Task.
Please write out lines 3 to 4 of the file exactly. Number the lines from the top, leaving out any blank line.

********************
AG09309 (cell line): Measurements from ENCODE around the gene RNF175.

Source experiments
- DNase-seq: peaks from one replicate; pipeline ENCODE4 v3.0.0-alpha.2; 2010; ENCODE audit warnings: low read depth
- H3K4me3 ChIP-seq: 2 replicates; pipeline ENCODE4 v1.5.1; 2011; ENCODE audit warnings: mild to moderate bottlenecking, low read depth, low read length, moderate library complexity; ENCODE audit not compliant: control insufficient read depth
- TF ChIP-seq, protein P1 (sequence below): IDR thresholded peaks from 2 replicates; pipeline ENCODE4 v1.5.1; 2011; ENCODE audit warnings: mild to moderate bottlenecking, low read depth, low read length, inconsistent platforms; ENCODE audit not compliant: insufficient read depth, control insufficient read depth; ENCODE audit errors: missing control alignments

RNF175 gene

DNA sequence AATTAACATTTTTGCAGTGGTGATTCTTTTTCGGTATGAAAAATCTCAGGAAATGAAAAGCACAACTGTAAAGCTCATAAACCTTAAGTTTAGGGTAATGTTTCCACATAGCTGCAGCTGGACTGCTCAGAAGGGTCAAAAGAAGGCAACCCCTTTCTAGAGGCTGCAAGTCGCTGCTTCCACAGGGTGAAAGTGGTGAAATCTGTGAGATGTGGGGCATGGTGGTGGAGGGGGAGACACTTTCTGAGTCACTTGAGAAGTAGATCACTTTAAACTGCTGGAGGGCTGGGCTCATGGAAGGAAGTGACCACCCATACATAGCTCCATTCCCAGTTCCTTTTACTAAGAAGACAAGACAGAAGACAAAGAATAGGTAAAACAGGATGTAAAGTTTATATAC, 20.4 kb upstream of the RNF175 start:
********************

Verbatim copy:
- DNase-seq: peaks from one replicate; pipeline ENCODE4 v3.0.0-alpha.2; 2010; ENCODE audit warnings: low read depth
- H3K4me3 ChIP-seq: 2 replicates; pipeline ENCODE4 v1.5.1; 2011; ENCODE audit warnings: mild to moderate bottlenecking, low read depth, low read length, moderate library complexity; ENCODE audit not compliant: control insufficient read depth